Britton’s Argument Collapses Under Scrutiny


To the Editors:

Jacob Britton’s argument about the Founding Fathers and AR-15s is bold and contrarian, and I admire him for having the courage of his convictions. However, his argument does not stand up logically or empirically. At a time when American politics is infected from the top down by disdain for truth and reason, such deficiencies cannot go unanswered.

Britton writes: “The Supreme Court interprets original Constitutional amendments in the historical context of the Founders.” This statement conflates the two dominant modes of judicial interpretation: originalism and contextualism. According to the first, what matters is the intent the Founders. According to the second, interpretation is determined by and should change with historical context. Interpreting the Constitution today according to the “context” of the Founders is not contextualism. It is originalism by another name. Moreover, these judicial philosophies are in fundamental tension with one another. This tension is reflected on the Court itself. Some justices are originalists, while others are contextualists, and split decisions often turn in part on this tension.

Some of Britton’s empirical claims are also false or misleading. When he suggests that the Founding Fathers would have approved of the sale of AR-15s, he notes that “there were guns even more dangerous around in [their] times … such as the Belton Flintlock, which could fire nearly twenty bullets in five seconds.” However, the only evidence even for its existence is correspondence between its maker, Joseph Belton, and Congress. There is no evidence that it was ever supplied, much less used. Even if it had been, magazines on AR-15s can be changed in seconds. There is no evidence that this would have been possible with the Belton Flintlock.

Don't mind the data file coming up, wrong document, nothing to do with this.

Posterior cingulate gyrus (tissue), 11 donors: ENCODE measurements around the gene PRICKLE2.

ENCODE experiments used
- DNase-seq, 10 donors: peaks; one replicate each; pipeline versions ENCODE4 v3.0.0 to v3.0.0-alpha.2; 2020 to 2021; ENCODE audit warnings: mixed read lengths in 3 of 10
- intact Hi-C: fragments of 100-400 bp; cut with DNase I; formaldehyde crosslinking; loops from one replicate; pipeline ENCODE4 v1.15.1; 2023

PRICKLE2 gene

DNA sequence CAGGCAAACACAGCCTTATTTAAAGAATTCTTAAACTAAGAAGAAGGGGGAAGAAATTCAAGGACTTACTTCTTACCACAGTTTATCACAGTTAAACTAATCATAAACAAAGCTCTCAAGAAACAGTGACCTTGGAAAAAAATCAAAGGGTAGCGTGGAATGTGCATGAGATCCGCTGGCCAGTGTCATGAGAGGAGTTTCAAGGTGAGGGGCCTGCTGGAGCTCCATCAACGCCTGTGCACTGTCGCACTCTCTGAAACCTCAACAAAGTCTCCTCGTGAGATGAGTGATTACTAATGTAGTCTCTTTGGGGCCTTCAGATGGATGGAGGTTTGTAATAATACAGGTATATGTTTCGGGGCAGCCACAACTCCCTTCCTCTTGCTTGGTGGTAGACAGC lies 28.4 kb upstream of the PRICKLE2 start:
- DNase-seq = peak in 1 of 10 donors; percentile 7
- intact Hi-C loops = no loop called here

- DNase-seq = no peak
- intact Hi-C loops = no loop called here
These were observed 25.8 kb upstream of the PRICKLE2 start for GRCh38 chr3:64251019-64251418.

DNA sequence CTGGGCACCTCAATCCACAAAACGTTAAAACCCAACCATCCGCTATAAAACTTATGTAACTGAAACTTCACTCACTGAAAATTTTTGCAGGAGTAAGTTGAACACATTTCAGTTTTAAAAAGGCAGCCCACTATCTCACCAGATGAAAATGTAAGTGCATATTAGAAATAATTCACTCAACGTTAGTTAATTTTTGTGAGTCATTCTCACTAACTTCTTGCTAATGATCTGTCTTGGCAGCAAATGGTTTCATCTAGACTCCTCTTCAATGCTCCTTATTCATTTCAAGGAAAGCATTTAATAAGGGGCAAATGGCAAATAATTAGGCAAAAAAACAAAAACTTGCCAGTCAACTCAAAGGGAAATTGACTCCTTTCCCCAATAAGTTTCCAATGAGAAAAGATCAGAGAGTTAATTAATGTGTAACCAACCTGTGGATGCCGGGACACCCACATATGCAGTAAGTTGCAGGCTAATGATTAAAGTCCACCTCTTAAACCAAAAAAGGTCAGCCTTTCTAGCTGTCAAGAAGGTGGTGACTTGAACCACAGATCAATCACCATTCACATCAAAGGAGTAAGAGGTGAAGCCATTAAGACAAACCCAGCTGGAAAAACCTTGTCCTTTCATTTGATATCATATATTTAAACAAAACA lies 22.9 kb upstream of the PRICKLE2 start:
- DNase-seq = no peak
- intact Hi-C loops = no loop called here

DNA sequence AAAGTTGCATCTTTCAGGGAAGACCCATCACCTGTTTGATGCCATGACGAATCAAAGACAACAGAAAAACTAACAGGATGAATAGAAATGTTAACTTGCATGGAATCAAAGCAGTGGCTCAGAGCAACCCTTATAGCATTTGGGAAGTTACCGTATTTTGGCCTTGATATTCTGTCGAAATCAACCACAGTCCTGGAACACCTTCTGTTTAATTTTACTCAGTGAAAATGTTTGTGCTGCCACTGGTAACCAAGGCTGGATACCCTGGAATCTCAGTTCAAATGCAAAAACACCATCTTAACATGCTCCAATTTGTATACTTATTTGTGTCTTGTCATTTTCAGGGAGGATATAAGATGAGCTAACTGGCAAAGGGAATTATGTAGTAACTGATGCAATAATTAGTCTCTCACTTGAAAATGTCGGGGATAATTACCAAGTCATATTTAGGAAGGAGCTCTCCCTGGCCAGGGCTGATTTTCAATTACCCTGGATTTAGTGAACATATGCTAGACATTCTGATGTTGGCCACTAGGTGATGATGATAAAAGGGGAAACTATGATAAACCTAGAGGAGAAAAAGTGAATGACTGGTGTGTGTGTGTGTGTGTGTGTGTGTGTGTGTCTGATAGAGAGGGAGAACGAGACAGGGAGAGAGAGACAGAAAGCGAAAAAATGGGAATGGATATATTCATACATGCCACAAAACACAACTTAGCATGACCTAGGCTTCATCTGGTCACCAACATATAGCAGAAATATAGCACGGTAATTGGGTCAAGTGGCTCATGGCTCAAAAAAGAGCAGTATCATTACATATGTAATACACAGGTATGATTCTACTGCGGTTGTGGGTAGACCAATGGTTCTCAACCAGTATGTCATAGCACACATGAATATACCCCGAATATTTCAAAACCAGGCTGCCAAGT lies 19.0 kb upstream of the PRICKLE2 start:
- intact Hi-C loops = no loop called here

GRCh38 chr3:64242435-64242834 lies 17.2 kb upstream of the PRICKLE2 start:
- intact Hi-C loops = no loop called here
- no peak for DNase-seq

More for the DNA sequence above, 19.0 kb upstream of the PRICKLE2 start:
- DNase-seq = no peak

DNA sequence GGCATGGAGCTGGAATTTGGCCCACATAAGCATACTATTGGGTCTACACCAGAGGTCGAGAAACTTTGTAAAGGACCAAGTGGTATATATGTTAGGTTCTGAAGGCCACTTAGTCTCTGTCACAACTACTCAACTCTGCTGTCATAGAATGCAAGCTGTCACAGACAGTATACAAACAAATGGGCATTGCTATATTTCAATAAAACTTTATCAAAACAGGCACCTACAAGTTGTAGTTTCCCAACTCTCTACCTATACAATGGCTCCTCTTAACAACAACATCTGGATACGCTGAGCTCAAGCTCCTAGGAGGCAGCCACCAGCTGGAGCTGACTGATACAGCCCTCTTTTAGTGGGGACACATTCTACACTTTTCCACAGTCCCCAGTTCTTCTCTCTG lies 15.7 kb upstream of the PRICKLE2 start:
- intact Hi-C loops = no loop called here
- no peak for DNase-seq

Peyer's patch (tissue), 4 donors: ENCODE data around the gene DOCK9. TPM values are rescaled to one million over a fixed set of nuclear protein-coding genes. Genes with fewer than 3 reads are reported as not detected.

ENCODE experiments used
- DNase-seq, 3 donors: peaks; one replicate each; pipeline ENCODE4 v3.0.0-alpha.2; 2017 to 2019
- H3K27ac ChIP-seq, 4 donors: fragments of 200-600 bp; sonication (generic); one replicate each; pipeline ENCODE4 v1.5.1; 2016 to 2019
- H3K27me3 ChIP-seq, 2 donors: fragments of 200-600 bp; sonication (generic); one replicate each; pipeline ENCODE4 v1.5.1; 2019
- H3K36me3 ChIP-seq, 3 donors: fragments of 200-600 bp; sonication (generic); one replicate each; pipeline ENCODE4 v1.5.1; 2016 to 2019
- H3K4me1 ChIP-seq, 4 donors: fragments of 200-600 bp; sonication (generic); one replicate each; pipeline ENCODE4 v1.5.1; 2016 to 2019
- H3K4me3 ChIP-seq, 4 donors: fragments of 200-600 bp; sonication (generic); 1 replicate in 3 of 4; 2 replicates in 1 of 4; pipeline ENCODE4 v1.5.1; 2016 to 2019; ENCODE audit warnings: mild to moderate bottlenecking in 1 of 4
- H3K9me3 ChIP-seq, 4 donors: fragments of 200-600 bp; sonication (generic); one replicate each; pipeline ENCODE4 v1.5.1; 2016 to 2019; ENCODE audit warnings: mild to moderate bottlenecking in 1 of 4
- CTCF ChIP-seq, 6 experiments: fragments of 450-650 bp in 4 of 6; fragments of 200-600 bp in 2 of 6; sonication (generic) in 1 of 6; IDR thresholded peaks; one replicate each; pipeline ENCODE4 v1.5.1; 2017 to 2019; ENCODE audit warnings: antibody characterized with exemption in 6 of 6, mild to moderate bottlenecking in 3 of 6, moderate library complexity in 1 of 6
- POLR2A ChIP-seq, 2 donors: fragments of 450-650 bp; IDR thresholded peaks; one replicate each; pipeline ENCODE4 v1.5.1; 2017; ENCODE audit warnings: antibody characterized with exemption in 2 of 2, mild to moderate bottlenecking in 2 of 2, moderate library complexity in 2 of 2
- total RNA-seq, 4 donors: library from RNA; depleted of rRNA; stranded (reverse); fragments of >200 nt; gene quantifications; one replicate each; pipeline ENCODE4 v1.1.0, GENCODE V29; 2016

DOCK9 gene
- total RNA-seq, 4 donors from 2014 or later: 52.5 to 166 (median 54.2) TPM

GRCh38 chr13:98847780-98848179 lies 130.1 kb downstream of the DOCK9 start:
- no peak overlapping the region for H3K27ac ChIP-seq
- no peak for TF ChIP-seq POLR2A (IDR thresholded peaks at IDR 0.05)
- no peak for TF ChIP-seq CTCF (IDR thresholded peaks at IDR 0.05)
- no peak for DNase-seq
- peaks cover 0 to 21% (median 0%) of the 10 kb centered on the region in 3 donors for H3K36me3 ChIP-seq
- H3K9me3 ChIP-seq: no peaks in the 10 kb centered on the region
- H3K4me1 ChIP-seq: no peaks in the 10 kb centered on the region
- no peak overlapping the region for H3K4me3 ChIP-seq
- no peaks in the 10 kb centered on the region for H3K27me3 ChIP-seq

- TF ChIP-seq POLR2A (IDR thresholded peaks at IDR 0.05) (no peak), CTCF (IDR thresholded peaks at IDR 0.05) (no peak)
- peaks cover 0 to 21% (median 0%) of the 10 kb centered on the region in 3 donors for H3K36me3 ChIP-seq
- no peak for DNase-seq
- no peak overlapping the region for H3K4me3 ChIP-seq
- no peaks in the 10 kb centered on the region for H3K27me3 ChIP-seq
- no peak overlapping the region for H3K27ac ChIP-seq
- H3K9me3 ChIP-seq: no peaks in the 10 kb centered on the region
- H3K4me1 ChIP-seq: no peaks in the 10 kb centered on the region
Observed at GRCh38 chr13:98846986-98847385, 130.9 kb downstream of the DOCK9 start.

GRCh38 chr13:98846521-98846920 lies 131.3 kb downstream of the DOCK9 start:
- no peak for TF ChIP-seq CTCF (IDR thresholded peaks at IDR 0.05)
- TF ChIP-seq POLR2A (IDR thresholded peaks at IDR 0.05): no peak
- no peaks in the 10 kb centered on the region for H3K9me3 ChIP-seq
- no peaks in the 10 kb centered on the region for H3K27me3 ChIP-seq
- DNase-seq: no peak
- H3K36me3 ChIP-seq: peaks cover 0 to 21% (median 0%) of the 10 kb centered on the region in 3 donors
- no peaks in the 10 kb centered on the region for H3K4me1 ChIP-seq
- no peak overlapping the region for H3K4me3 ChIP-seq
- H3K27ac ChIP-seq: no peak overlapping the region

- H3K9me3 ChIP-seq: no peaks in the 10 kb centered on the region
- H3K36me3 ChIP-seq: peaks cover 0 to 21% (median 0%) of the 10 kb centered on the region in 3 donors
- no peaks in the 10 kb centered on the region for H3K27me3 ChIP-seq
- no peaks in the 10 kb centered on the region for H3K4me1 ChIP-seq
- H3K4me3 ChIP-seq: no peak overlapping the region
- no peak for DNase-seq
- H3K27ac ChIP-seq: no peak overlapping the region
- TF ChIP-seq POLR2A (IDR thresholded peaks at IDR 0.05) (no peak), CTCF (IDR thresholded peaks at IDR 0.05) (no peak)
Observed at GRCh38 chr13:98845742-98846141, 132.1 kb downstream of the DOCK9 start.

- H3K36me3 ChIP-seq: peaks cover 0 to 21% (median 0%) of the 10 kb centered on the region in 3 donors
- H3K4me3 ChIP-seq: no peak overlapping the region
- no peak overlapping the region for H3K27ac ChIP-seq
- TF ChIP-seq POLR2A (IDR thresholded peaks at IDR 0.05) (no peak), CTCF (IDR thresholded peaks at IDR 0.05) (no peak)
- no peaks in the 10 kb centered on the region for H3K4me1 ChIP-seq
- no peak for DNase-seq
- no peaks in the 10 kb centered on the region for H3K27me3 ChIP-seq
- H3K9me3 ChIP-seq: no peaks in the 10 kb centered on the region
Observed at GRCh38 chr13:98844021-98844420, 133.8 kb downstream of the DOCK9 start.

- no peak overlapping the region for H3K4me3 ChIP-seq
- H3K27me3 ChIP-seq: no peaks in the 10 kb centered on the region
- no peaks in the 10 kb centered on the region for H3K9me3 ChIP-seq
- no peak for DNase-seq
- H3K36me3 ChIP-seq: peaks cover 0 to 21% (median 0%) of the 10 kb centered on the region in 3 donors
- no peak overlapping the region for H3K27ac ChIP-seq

Britton also repeats a favorite claim of the NRA that the solution to school massacres like the ones in Columbine, Parkland, and others is to increase the presence of armed guards in public schools. His specificity here is curious — if public schools, why not private ones? But more to the point, there is absolutely no good evidence to support this “good guy with a gun” argument. None. Its only “virtue” is that that it keeps the NRA and gun manufacturers in business.

Finally, Britton claims that the U.S. has lower homicide rates than countries with stricter gun laws. This is false. According to Washington’s Institute for Health Metrics and Evaluation, in 2016, the US had a much higher rate of violent gun deaths (3.85/100,000 people) than Japan (0.4/100,000 people), a country with notoriously strict gun laws. Rates in the U.S. are regularly also much higher than in Australia, which has stricter laws as well.

I agree completely with Britton that laws are not enough to solve the problem of gun violence — or any other problem. That also requires the cultivation of a kind of civic virtue that is the essence of our republicanism. But that virtue cannot rest on false claims and unsound arguments. In a 1967 New Yorker article entitled “Truth and Politics,” the political theorist Hannah Arendt wrote that “No one has ever doubted that truth and politics are on rather bad terms with each other.” This may be truer today than ever. It is incumbent upon us as citizens to defend truth against the forces arrayed against it. This is a battle we cannot afford to lose.